There are many pathways of design, technology and production that go into producing a modern jet engine. For example, how does one transfer the output of a design from the concept to the prototype stage? Do the computers talk to each other correctly? (There are many more intricacies involved.)
     
  9. muse

    muse PDF THINK TANK: CONSULTANT

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    But if the criticism is that management is too fragmented, then it goes against the argument with regard to "engine competition" and that the competition brings out the best - I am having trouble with this - I think we should look at this piece with less credibility than we have accorded it.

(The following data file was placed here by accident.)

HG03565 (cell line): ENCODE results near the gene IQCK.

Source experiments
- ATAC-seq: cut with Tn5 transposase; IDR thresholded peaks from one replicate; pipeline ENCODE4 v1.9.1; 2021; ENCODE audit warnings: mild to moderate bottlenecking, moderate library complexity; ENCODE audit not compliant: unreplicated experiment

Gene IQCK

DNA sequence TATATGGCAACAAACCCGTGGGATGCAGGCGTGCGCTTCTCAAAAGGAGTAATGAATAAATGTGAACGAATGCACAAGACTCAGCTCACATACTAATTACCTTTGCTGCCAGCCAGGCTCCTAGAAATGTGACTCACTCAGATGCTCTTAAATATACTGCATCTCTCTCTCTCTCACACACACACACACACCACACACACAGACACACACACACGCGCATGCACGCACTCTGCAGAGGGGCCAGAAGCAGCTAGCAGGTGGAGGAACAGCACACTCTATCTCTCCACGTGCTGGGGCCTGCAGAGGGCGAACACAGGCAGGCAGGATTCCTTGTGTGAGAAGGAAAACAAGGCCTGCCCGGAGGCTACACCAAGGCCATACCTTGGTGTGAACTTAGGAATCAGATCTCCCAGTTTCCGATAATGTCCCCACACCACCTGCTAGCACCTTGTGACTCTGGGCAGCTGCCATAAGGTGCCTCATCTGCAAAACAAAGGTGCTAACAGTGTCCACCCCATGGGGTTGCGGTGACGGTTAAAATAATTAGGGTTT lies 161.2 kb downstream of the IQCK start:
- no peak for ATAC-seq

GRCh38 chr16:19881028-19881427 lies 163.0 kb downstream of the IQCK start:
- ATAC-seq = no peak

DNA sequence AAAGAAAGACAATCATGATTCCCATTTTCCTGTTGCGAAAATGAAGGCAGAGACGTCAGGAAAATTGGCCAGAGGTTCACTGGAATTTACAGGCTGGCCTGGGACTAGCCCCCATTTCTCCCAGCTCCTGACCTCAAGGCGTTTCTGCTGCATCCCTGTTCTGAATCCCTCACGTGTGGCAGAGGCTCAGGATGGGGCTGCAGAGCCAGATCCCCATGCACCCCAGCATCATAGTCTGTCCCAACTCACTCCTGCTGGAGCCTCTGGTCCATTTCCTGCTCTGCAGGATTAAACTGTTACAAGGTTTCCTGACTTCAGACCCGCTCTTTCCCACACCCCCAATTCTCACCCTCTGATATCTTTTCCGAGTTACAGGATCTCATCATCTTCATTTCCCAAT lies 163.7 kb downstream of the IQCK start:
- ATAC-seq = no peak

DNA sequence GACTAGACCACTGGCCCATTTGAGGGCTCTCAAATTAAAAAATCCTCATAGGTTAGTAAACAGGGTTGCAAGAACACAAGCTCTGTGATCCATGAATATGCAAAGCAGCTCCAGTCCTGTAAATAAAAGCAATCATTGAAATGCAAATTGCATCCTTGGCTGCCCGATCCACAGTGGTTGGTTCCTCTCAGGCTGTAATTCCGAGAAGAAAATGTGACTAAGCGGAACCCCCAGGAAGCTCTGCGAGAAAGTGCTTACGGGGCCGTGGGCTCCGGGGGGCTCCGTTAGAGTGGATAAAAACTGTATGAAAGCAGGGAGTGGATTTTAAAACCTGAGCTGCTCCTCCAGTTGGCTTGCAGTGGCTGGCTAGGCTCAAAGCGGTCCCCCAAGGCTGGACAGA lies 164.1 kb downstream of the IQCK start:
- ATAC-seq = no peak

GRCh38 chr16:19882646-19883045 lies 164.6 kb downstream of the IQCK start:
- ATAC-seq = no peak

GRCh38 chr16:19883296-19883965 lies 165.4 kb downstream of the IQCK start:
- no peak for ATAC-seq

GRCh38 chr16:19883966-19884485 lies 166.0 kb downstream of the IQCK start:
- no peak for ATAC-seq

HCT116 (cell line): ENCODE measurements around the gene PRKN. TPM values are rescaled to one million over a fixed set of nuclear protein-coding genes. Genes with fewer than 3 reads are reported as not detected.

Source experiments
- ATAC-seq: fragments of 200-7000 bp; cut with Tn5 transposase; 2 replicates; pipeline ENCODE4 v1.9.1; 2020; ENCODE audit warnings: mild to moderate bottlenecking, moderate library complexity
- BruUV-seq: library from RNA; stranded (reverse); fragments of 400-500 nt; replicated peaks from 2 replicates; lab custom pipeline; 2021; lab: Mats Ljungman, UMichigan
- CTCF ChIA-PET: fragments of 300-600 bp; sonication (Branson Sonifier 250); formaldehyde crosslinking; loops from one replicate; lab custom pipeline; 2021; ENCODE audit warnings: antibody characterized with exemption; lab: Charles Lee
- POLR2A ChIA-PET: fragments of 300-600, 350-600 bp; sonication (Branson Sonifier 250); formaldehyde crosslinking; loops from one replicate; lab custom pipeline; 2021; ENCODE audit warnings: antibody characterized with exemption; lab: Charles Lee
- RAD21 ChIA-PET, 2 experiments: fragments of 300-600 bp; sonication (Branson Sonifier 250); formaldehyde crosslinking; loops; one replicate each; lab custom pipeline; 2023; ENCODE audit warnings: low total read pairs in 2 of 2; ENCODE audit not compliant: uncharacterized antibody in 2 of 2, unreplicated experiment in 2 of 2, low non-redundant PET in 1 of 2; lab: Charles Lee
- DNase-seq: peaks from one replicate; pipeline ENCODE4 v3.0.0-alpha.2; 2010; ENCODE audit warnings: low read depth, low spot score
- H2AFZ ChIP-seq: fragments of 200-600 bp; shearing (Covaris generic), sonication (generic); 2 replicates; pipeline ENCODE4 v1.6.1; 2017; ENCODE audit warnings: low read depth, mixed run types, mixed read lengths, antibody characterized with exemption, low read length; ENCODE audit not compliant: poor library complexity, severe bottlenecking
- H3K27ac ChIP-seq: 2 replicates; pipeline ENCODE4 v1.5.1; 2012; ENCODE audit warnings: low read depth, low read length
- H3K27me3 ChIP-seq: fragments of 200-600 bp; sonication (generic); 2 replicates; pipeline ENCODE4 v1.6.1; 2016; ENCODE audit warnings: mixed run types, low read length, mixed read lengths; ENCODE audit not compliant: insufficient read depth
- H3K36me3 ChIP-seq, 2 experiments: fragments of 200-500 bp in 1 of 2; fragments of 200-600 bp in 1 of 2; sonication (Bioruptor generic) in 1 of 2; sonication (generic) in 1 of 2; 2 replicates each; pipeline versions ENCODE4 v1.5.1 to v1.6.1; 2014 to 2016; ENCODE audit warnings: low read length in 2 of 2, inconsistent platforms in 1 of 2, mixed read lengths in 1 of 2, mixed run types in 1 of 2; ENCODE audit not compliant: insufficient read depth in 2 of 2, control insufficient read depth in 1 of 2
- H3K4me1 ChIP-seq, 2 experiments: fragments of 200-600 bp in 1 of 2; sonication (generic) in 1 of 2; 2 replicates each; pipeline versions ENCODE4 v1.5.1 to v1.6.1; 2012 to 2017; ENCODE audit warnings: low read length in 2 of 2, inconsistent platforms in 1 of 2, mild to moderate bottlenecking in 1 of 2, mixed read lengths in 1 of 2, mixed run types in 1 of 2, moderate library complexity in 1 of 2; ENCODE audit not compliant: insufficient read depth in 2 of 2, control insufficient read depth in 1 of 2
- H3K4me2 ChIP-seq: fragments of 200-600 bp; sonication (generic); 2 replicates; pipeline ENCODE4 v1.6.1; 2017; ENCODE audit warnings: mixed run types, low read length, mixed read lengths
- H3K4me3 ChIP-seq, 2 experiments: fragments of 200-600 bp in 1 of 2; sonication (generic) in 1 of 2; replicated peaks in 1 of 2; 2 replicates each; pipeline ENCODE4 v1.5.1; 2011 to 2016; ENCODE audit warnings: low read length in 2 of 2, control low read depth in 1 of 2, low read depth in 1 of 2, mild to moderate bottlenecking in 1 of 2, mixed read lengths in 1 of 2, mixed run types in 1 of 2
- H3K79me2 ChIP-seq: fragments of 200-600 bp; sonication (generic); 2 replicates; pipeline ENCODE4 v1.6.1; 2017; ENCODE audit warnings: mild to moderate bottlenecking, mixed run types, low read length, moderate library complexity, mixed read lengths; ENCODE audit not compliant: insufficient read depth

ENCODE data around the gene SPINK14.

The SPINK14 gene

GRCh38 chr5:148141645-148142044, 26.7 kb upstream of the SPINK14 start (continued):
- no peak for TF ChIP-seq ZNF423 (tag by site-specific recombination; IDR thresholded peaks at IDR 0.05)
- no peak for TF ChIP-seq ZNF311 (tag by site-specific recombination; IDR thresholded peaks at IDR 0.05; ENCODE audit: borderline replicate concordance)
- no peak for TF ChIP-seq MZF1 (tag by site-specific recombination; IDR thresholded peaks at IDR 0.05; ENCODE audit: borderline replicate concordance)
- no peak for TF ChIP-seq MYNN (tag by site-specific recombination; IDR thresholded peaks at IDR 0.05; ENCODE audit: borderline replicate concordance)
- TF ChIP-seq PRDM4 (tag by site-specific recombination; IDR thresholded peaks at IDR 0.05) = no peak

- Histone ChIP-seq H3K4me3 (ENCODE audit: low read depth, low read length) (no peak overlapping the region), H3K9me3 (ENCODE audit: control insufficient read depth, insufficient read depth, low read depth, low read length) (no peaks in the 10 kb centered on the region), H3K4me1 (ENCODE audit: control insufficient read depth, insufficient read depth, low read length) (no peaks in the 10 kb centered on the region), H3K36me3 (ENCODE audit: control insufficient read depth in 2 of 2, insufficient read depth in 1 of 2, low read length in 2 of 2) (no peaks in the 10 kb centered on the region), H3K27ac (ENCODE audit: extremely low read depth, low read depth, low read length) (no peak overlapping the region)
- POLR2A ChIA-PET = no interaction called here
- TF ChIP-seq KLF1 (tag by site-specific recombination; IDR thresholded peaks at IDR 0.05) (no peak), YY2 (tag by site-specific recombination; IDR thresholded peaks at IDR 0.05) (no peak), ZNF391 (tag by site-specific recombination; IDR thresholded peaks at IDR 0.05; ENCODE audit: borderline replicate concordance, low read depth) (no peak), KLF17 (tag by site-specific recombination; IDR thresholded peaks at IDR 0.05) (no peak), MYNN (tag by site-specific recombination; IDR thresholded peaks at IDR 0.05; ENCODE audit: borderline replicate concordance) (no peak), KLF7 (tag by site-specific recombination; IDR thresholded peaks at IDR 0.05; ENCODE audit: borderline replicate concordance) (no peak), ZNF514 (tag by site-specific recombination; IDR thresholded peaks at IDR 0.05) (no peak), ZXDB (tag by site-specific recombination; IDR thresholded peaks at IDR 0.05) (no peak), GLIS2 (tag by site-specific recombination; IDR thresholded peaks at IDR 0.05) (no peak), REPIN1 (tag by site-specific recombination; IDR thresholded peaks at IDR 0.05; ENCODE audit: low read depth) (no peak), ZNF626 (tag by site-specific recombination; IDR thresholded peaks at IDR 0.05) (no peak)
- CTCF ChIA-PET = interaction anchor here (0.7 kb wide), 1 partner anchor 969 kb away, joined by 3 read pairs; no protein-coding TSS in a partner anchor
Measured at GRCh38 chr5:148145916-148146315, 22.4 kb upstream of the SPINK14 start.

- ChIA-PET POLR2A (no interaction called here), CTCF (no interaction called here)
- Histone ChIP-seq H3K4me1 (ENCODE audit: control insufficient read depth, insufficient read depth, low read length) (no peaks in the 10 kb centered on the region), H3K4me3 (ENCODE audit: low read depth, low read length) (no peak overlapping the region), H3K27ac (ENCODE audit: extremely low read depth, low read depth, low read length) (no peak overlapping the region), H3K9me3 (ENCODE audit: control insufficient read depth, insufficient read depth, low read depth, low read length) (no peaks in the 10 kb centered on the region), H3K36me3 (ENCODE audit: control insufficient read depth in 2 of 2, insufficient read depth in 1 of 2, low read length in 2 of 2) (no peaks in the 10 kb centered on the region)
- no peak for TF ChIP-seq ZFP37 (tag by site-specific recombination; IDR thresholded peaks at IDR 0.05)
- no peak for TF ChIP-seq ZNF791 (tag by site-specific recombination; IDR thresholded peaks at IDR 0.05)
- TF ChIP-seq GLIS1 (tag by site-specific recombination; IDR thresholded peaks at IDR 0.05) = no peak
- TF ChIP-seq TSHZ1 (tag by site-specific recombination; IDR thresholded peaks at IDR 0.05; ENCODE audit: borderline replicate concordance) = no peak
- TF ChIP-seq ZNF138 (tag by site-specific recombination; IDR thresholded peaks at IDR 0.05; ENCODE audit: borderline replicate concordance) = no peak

10. Syed.Ali.Haider

    Syed.Ali.Haider ELITE MEMBER

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    Good point, but there ways of managing competition as well, with specifics related to the technical areas. For example, the competition may be the design of high pressure high temperature turbine blades, but using a set of given alloy and systems and platforms.
     
  11. hatf IX

    hatf IX FULL MEMBER

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    WS-10 on j10b

    WS-10 on single engine fighter shows,
    that the engine is matured enough, And Chinese are taking risk of putting the engine on single engine fighter

    and there are 50 j-15 flying with that engine also

    [​IMG]